Firstly, all of the Executive are members of the Legislature and secondly, in the courts of justice it is not only written law that is considered – the judges must also take into account precedents and, should they be from a case in the local jurisdiction (i.e. PNG), the courts have an obligation to follow them unless they can establish a significant point of difference – the law leaves them no choice.

Precedents operate, ostensibly as judge-made law – a necessary overlap with the Legislature.

The obligation to follow precedents in one’s own jurisdiction is why it becomes imperative to strike out, on appeal, judgments found to be wanting, lest they prevail and actually stymie justice.

Sir Kina Bona and Sir Salamo Injia at the legal year opening, Bougainville, 2015
Sir Kina Bona and Sir Salamo Injia at the legal year opening, Bougainville, 2015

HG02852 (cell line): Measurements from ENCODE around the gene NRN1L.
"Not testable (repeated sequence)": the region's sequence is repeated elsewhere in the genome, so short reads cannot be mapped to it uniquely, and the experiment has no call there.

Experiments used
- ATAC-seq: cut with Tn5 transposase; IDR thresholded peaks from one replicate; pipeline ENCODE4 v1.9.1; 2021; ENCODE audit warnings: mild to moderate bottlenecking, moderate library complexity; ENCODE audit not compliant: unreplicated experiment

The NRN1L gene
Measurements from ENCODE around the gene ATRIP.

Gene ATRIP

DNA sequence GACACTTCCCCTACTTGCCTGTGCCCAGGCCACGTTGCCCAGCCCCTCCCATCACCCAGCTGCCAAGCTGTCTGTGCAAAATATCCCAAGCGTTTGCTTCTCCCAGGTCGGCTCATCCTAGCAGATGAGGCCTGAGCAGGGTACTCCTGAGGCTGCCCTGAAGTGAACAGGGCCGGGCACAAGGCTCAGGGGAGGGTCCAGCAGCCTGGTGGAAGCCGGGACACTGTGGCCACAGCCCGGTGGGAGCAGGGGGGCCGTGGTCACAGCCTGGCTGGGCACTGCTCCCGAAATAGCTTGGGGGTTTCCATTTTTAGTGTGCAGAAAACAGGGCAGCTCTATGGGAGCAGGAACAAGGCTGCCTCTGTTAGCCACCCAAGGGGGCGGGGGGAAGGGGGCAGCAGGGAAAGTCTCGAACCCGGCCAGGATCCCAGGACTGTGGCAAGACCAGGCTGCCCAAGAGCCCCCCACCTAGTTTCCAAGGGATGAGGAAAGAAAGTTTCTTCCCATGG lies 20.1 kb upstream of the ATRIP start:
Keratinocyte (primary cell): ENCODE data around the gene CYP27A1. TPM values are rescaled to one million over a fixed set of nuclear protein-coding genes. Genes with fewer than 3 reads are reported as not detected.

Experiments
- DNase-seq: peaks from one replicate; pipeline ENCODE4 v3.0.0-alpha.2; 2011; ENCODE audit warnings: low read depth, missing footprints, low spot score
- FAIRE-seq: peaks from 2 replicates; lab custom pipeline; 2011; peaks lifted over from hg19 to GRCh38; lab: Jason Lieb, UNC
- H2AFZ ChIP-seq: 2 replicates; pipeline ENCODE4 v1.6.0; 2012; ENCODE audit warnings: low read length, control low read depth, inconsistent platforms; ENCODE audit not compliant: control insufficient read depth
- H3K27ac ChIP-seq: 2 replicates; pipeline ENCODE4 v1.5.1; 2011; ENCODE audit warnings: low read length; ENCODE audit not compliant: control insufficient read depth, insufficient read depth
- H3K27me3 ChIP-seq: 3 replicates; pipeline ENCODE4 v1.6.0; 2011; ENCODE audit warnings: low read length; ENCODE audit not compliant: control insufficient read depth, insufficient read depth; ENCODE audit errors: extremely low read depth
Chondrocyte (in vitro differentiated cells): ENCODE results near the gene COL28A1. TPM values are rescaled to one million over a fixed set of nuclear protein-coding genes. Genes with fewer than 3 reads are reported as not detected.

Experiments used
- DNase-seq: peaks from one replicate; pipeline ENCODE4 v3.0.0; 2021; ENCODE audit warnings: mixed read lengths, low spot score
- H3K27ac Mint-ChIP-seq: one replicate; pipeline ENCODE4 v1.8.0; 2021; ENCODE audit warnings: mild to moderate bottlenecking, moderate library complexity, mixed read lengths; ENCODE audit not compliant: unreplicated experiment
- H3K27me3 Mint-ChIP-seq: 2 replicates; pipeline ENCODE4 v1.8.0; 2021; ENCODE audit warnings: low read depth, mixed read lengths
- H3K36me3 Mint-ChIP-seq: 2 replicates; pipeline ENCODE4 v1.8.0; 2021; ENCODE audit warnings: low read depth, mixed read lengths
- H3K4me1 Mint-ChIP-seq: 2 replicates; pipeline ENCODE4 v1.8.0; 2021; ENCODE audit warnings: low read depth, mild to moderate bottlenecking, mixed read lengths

Such as the case, late last year in Bougainville, where junior judge (although a veteran of the legal fraternity – being both a former public prosecutor and President of the PNG Law Society) Sir Kina Bona, found an accused guilty of killing an unborn child.

The judgment was made easier (harder?) for the learned judge because the accused pleaded guilty. The judgment, as it stands, has elevated abortion to “killing” in Papua New Guinean law. The precedent is now set and all in PNG must legally adhere to it.

This is draconian and an affront to women in a context where they are already severely oppressed.